Visa’s quarterly profit topped Wall Street expectations on Tuesday, as a recovery in travel and an improving global economic picture drove volume growth at the world’s largest payment processor.
But cross-border travel was still well below pre-pandemic levels, Visa said, with regions such as the Asia Pacific remaining closed.
“Our business has been on a recovery track for the past three to four quarters. However, we are not back to normal yet globally,” Chief Financial Officer Vasant Prabhu told analysts on a call.
“The timing of reopening in key countries across Asia, both domestically and for cross-border travel is a key variable.”
In a sign of resilience, however, debit and e-commerce activity outperformed in the quarter even as in-store shopping picked up and credit card volumes recovered.
Visa’s net income rose to $1.65 per Class A share for the fourth quarter ended Sept. 30, beating analysts’ estimate of $1.54 per share, according to Refinitiv data.
In the United States, reopening economies have fueled widespread demand for travel and shopping from consumers stuck indoors for more than 18 months. U.S. to Mexico travel remained robust, Visa said.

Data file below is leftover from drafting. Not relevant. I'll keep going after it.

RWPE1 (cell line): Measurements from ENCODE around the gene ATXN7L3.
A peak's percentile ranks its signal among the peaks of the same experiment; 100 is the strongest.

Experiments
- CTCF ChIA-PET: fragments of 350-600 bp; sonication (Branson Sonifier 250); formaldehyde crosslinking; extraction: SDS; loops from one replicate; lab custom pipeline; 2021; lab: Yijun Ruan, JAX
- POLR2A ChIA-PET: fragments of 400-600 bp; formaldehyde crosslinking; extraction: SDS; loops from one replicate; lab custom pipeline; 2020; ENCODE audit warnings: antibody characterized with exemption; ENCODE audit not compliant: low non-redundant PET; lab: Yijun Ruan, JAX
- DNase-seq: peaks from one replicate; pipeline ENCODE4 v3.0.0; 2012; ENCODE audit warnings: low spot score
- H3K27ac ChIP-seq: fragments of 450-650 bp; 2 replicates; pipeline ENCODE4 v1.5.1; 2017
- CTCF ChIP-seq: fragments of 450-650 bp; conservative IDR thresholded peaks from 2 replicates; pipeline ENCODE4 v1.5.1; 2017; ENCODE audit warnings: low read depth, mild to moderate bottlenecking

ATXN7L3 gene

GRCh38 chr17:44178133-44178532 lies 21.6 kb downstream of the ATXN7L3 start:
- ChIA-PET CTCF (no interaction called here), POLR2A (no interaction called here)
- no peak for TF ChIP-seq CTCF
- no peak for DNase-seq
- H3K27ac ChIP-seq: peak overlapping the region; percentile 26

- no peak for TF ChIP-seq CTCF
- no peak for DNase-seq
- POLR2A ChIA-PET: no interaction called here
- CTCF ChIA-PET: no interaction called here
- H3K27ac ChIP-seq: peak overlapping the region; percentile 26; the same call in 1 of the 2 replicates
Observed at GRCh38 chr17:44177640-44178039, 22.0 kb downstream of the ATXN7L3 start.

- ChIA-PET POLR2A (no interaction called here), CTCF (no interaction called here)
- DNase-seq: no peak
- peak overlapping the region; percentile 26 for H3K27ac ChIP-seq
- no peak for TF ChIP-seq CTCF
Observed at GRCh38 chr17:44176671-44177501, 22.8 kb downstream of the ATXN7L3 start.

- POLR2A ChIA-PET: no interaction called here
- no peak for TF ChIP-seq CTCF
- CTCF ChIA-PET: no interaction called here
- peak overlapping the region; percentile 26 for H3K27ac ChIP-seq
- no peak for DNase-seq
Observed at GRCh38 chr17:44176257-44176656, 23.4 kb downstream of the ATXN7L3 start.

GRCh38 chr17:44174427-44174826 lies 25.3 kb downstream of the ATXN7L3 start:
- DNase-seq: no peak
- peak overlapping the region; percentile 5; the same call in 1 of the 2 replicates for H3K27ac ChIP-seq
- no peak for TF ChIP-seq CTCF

The company forecast fiscal 2022 first-quarter net revenue growth in the high teens, while total cross-border volume in the reported quarter rose 38% on a constant dollar basis from a year earlier.
Talking about its assumptions for internal planning purposes, Visa said it assumes the recovery in cross-border travel to continue through fiscal 2022 and reach 2019 levels in the summer of 2023.
Total payment volumes rose 17% on a constant dollar basis from a year earlier, while the number of transactions processed by Visa rose 21% to 45.3 billion.
American Express’s profit also topped estimates last week, as higher usage of its cards fueled a strong recovery in overall spending.
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